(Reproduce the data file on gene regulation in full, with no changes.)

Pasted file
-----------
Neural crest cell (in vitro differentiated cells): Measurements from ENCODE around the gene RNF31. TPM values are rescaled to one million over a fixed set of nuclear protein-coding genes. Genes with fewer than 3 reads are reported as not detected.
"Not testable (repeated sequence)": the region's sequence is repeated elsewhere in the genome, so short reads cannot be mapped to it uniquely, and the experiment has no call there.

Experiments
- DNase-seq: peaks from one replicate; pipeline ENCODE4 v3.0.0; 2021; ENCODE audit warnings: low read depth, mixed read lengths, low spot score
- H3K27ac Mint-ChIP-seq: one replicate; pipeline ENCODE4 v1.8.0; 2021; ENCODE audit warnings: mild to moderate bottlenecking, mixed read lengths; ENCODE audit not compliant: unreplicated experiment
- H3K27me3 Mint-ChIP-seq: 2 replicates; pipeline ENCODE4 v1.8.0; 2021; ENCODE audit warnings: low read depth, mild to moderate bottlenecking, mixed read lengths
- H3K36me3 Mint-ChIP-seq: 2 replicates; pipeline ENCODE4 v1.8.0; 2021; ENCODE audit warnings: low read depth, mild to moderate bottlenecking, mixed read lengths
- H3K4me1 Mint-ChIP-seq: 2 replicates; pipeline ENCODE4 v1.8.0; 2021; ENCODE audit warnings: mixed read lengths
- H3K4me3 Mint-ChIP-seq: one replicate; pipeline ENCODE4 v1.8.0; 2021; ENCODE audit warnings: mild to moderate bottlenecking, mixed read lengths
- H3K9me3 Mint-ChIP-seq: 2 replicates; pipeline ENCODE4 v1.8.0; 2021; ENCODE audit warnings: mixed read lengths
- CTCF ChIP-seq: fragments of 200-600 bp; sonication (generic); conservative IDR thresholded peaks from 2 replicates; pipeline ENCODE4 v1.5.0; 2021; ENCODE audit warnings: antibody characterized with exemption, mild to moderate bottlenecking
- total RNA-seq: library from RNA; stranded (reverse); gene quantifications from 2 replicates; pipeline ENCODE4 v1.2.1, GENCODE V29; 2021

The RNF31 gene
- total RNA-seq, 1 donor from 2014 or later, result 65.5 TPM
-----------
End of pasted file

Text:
Neural crest cell (in vitro differentiated cells): Measurements from ENCODE around the gene RNF31. TPM values are rescaled to one million over a fixed set of nuclear protein-coding genes. Genes with fewer than 3 reads are reported as not detected.
"Not testable (repeated sequence)": the region's sequence is repeated elsewhere in the genome, so short reads cannot be mapped to it uniquely, and the experiment has no call there.

Experiments
- DNase-seq: peaks from one replicate; pipeline ENCODE4 v3.0.0; 2021; ENCODE audit warnings: low read depth, mixed read lengths, low spot score
- H3K27ac Mint-ChIP-seq: one replicate; pipeline ENCODE4 v1.8.0; 2021; ENCODE audit warnings: mild to moderate bottlenecking, mixed read lengths; ENCODE audit not compliant: unreplicated experiment
- H3K27me3 Mint-ChIP-seq: 2 replicates; pipeline ENCODE4 v1.8.0; 2021; ENCODE audit warnings: low read depth, mild to moderate bottlenecking, mixed read lengths
- H3K36me3 Mint-ChIP-seq: 2 replicates; pipeline ENCODE4 v1.8.0; 2021; ENCODE audit warnings: low read depth, mild to moderate bottlenecking, mixed read lengths
- H3K4me1 Mint-ChIP-seq: 2 replicates; pipeline ENCODE4 v1.8.0; 2021; ENCODE audit warnings: mixed read lengths
- H3K4me3 Mint-ChIP-seq: one replicate; pipeline ENCODE4 v1.8.0; 2021; ENCODE audit warnings: mild to moderate bottlenecking, mixed read lengths
- H3K9me3 Mint-ChIP-seq: 2 replicates; pipeline ENCODE4 v1.8.0; 2021; ENCODE audit warnings: mixed read lengths
- CTCF ChIP-seq: fragments of 200-600 bp; sonication (generic); conservative IDR thresholded peaks from 2 replicates; pipeline ENCODE4 v1.5.0; 2021; ENCODE audit warnings: antibody characterized with exemption, mild to moderate bottlenecking
- total RNA-seq: library from RNA; stranded (reverse); gene quantifications from 2 replicates; pipeline ENCODE4 v1.2.1, GENCODE V29; 2021

The RNF31 gene
- total RNA-seq, 1 donor from 2014 or later, result 65.5 TPM